Gilbey on Film: election special

Our critic's verdict on the party political broadcasts.

What's surprising about the election broadcasts of the main parties is that time has stood still. While this election may be won or lost on the modern battlegrounds of Twitter, YouTube or Mumsnet, the parties have all passed up the chance in their broadcasts to slam-dunk the basketball of politics through the hoop marked "zeitgeist" -- by which I mean that none of them have gone for 3D. That said, I did catch a sulphurous whiff during the Conservative film, and the aroma of something stagnant during the Labour and Lib Dem contributions, so perhaps Odorama is making a comeback.

Only one of the main parties elects not to show its leader on camera (can you guess which one it is?) while only one does not feature as its central image a sombre-faced man striding purposefully toward the camera while telling us, more or less, that it's all going to be OK and this won't hurt a bit. The films themselves, on the other hand, make for painful viewing...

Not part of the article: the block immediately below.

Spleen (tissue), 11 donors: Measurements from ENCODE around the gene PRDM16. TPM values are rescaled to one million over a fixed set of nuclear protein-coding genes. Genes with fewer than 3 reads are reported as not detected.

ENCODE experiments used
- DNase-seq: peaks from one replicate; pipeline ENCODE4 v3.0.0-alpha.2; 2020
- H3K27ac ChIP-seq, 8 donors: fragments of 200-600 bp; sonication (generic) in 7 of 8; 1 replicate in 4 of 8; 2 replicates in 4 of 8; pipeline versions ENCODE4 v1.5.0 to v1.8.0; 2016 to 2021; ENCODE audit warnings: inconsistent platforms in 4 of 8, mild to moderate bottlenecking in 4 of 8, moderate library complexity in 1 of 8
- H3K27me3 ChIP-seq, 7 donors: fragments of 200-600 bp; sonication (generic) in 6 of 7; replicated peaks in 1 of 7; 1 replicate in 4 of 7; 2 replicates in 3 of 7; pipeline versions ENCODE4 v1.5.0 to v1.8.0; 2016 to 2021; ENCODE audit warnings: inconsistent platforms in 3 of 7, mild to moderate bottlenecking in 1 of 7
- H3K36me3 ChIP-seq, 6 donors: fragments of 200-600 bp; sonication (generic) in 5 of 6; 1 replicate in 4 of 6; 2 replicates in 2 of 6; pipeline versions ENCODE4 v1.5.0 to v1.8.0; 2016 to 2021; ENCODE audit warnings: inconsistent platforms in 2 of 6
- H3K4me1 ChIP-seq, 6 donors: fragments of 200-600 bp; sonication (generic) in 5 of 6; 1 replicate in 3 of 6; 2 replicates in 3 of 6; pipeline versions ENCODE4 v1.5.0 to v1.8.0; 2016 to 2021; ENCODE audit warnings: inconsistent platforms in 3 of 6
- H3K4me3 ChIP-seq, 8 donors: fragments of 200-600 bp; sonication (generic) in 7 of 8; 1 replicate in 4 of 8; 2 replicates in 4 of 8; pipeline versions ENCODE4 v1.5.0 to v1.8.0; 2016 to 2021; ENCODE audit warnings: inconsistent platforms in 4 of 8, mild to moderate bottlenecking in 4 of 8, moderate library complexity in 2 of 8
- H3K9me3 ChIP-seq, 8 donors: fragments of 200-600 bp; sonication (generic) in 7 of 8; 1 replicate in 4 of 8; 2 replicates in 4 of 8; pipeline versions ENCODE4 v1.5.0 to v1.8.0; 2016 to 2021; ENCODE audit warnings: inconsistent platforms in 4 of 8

The Conservatives

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"How many people do you need to change a country?" asks David Cameron, forehead gleaming in the sun. As any corporate speaker will tell you, it's vital to kick off with a joke. But, nervous that we'll anticipate his punchline, Dave comes in a little too abruptly. "Answer: all of them." Did he get that one out of a cracker?

This is all delivered from a back garden on a pleasant afternoon. Whether or not it's Dave's back garden, the surroundings have been chosen to communicate some subtle messages. There are rows of houses backing on to the garden, which equals community. A shed is visible behind Dave, as is a ladder, signalling that while the garden shows promise, there is still work to be done.